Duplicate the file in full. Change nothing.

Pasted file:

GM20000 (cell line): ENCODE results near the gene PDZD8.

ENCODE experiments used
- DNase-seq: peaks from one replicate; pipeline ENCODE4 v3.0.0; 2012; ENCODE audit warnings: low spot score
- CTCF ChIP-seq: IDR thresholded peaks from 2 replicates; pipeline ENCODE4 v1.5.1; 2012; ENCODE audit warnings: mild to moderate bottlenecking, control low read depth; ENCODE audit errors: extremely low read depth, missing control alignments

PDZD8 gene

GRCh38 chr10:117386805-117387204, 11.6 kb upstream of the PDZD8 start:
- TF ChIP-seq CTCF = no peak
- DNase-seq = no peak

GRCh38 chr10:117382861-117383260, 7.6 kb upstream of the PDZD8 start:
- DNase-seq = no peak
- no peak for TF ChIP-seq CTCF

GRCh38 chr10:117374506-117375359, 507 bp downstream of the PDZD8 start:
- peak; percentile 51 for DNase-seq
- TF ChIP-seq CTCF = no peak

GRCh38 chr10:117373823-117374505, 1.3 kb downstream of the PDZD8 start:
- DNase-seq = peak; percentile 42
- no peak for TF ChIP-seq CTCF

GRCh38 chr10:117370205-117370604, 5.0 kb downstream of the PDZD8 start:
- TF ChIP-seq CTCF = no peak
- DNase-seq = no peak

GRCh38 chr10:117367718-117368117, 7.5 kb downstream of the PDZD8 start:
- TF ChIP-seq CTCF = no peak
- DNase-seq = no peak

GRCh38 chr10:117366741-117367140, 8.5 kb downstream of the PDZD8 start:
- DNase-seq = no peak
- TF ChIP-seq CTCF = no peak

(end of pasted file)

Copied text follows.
GM20000 (cell line): ENCODE results near the gene PDZD8.

ENCODE experiments used
- DNase-seq: peaks from one replicate; pipeline ENCODE4 v3.0.0; 2012; ENCODE audit warnings: low spot score
- CTCF ChIP-seq: IDR thresholded peaks from 2 replicates; pipeline ENCODE4 v1.5.1; 2012; ENCODE audit warnings: mild to moderate bottlenecking, control low read depth; ENCODE audit errors: extremely low read depth, missing control alignments

PDZD8 gene

GRCh38 chr10:117386805-117387204, 11.6 kb upstream of the PDZD8 start:
- TF ChIP-seq CTCF = no peak
- DNase-seq = no peak

GRCh38 chr10:117382861-117383260, 7.6 kb upstream of the PDZD8 start:
- DNase-seq = no peak
- no peak for TF ChIP-seq CTCF

GRCh38 chr10:117374506-117375359, 507 bp downstream of the PDZD8 start:
- peak; percentile 51 for DNase-seq
- TF ChIP-seq CTCF = no peak

GRCh38 chr10:117373823-117374505, 1.3 kb downstream of the PDZD8 start:
- DNase-seq = peak; percentile 42
- no peak for TF ChIP-seq CTCF

GRCh38 chr10:117370205-117370604, 5.0 kb downstream of the PDZD8 start:
- TF ChIP-seq CTCF = no peak
- DNase-seq = no peak

GRCh38 chr10:117367718-117368117, 7.5 kb downstream of the PDZD8 start:
- TF ChIP-seq CTCF = no peak
- DNase-seq = no peak

GRCh38 chr10:117366741-117367140, 8.5 kb downstream of the PDZD8 start:
- DNase-seq = no peak
- TF ChIP-seq CTCF = no peak